Linguistic And Non-Linguistic Control Of Visual Attention: An Examination Of Space-Based, Color-Based, And Form-Based Selection

Doctoral Dissertation


In this study, a novel version of the spatial cuing paradigm is used to directly compare 100% valid, spatial and non-spatial symbolic cues. A variety of setup times, SOAs, and target displays are utilized in order to thoroughly examine any differences in how space, color, and form symbolic cues direct attention from a cue to a target. This investigation includes both linguistic and non-linguistic symbolic cues. Costs for non-spatial cues when compared to spatial cues are best accounted for by a binding hypothesis that posits a necessary binding of location information when non-spatial cues are being used to direct spatial attention. Alternative explanations that are addressed include the nature of space (Experiment 1), perceptual feature encoding (Experiment 2), cue processing (Experiment 3), attentional guidance (Experiment 4), and object-based attentional selection (Experiment 5). The reported findings are also discussed with respect to their significant contributions to research areas in attentional control, visual selective attention, space-based vs. object-based attention, and the nature of space.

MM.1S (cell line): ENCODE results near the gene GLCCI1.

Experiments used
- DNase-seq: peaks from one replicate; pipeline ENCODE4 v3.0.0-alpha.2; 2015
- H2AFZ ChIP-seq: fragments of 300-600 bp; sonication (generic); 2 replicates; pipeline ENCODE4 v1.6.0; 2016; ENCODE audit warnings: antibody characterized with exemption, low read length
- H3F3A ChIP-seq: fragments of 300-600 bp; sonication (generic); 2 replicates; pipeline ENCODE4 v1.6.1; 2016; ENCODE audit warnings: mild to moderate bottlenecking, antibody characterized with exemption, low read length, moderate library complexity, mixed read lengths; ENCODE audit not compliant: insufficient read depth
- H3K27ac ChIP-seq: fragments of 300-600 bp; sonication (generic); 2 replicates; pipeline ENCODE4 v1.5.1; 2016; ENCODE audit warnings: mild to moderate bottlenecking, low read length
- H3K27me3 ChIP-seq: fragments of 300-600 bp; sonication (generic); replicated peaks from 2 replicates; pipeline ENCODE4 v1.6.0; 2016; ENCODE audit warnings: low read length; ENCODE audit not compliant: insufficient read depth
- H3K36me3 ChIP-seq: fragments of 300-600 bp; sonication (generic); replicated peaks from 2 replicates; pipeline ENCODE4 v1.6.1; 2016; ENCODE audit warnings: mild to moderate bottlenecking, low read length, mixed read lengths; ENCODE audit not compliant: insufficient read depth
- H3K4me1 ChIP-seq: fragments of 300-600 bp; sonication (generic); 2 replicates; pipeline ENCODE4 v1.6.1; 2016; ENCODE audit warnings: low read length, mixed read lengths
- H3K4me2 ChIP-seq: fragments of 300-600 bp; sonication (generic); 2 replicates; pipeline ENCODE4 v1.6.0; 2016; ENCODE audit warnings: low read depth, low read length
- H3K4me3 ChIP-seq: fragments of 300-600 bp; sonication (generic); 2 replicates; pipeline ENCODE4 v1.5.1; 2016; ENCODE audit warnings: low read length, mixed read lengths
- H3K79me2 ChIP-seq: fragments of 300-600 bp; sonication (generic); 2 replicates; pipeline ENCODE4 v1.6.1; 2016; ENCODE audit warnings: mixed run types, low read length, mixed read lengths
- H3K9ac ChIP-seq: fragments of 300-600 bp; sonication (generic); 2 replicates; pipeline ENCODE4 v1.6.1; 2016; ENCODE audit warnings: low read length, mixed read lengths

Attribute NameValues
  • etd-04182007-162526

Author Ted Alan Bryant
Advisor Brad S. Gibson
Contributor Kathleen Eberhard, Committee Member
Contributor Julia Brunghart-Rieker, Committee Member
Contributor Brad S. Gibson, Committee Chair
Degree Level Doctoral Dissertation
Degree Discipline Psychology
Degree Name PhD
Defense Date
  • 2007-03-28

Submission Date 2007-04-18
  • United States of America

  • object-based

  • attention

  • selection

  • color

  • linguistic

  • spatial

  • space-based

  • attentional control

  • form

  • symbolic

  • University of Notre Dame

  • English

Record Visibility Public
Content License
  • All rights reserved

Departments and Units


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